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Lung cancer screening

A postgraduate research opportunity at the University of Otago.


Academic background
Health Sciences
Host campus
Preventive and Social Medicine (Dunedin)


In collaboration with colleagues based in Waitematā and Auckland District Health Boards, I have recently received funding to trial lung cancer screening among Māori residing in The Waitematā and Auckland District Health Board regions.

There are very serious inequities in lung cancer outcomes for Māori. Lung cancer is still the largest contributor to the difference in life expectancy between Māori and non-Māori people. Lung cancer screening has been shown to reduce mortality from lung cancer by 20-26% internationally because it allows us to identify lung cancer at an earlier stage when it is more easily treated and cured. Before we establish a lung cancer screening programme we have to design a programme that works well for Māori. If not, there is a serious risk that the programme will increase the lung cancer inequities because it will deliver more effectively to the non-Māori population.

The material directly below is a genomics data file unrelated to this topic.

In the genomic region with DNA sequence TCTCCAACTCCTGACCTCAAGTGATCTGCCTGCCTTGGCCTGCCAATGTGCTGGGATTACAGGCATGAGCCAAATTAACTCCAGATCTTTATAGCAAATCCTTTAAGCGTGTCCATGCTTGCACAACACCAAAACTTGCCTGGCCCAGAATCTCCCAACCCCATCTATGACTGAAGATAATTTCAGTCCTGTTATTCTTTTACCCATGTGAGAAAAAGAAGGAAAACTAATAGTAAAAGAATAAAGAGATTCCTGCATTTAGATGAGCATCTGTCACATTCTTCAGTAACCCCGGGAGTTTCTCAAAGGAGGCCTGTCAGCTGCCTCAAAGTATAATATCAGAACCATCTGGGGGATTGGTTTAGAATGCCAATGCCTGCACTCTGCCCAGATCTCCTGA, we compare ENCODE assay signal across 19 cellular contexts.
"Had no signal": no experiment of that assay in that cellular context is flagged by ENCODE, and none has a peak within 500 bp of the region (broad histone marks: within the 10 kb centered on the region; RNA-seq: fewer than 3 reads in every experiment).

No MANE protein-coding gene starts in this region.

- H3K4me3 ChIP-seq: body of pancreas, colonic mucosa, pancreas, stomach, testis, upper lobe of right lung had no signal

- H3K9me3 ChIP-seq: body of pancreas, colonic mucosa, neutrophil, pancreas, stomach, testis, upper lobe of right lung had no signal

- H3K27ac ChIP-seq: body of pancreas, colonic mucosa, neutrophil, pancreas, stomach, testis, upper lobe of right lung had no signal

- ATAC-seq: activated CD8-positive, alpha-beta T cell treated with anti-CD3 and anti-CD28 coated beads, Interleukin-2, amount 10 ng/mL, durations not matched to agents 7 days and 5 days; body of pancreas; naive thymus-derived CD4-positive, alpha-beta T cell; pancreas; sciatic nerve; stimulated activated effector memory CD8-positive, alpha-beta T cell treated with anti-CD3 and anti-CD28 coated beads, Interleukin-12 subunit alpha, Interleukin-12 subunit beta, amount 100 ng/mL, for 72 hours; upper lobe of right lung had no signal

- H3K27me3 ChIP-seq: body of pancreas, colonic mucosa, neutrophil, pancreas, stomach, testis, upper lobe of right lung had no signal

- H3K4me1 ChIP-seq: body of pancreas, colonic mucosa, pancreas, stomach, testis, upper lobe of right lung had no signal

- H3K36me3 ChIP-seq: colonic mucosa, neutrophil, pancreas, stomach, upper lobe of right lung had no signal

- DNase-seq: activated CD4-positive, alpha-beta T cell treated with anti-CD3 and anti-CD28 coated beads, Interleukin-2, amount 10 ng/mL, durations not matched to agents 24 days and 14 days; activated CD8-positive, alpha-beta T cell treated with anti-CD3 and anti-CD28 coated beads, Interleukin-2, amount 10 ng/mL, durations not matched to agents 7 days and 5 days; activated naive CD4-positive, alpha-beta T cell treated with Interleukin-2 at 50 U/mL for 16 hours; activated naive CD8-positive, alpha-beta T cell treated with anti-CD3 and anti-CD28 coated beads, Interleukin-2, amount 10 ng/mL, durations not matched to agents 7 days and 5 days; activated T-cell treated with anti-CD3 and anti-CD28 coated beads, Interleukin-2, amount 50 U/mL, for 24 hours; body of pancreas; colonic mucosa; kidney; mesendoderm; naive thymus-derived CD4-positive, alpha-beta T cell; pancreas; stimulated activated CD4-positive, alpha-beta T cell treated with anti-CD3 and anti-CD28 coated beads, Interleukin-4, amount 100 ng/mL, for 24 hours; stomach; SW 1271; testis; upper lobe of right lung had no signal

Our funded trial is the first lung cancer screening project in Aotearoa New Zealand. It will compare two different ways of inviting Māori to take part in lung cancer screening. We will be asking Māori participants (and their whānau) about their experience of the invitation process and the lung cancer screening pathway. We will also be asking staff from health services about their experience of the invitation process and the lung cancer screening pathway.

There are many different potential topics, including participant/whānau experience of the lung cancer screening pathway, Māori participant/whānau and health service’s experiences, screening outcomes, and health economics.

There is funding to support a PhD student for three years within the project.


Sue Crengle